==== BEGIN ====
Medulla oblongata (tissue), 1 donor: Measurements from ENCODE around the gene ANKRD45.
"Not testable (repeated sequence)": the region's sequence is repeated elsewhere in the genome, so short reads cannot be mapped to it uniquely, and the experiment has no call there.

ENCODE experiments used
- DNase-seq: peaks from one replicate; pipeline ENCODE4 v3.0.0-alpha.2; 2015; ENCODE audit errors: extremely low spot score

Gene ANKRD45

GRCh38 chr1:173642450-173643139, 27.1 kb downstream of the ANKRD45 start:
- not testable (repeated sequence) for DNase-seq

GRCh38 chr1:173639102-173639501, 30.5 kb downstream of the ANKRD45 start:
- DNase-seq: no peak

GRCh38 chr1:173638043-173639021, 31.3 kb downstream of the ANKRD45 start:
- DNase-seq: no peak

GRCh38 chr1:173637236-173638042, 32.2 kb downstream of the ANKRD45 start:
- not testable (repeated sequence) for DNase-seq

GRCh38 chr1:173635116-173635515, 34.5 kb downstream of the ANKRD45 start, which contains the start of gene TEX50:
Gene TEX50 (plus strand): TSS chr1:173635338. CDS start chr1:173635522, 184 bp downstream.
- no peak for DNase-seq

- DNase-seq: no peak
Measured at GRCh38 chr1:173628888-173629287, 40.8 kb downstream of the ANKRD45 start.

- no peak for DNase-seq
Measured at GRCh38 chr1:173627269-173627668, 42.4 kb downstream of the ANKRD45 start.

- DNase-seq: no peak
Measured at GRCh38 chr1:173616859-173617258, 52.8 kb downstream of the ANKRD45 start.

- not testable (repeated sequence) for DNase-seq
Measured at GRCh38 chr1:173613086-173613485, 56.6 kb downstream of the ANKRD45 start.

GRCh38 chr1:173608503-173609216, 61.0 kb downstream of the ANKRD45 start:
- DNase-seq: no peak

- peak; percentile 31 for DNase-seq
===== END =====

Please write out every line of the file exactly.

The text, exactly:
Medulla oblongata (tissue), 1 donor: Measurements from ENCODE around the gene ANKRD45.
"Not testable (repeated sequence)": the region's sequence is repeated elsewhere in the genome, so short reads cannot be mapped to it uniquely, and the experiment has no call there.

ENCODE experiments used
- DNase-seq: peaks from one replicate; pipeline ENCODE4 v3.0.0-alpha.2; 2015; ENCODE audit errors: extremely low spot score

Gene ANKRD45

GRCh38 chr1:173642450-173643139, 27.1 kb downstream of the ANKRD45 start:
- not testable (repeated sequence) for DNase-seq

GRCh38 chr1:173639102-173639501, 30.5 kb downstream of the ANKRD45 start:
- DNase-seq: no peak

GRCh38 chr1:173638043-173639021, 31.3 kb downstream of the ANKRD45 start:
- DNase-seq: no peak

GRCh38 chr1:173637236-173638042, 32.2 kb downstream of the ANKRD45 start:
- not testable (repeated sequence) for DNase-seq

GRCh38 chr1:173635116-173635515, 34.5 kb downstream of the ANKRD45 start, which contains the start of gene TEX50:
Gene TEX50 (plus strand): TSS chr1:173635338. CDS start chr1:173635522, 184 bp downstream.
- no peak for DNase-seq

- DNase-seq: no peak
Measured at GRCh38 chr1:173628888-173629287, 40.8 kb downstream of the ANKRD45 start.

- no peak for DNase-seq
Measured at GRCh38 chr1:173627269-173627668, 42.4 kb downstream of the ANKRD45 start.

- DNase-seq: no peak
Measured at GRCh38 chr1:173616859-173617258, 52.8 kb downstream of the ANKRD45 start.

- not testable (repeated sequence) for DNase-seq
Measured at GRCh38 chr1:173613086-173613485, 56.6 kb downstream of the ANKRD45 start.

GRCh38 chr1:173608503-173609216, 61.0 kb downstream of the ANKRD45 start:
- DNase-seq: no peak

- peak; percentile 31 for DNase-seq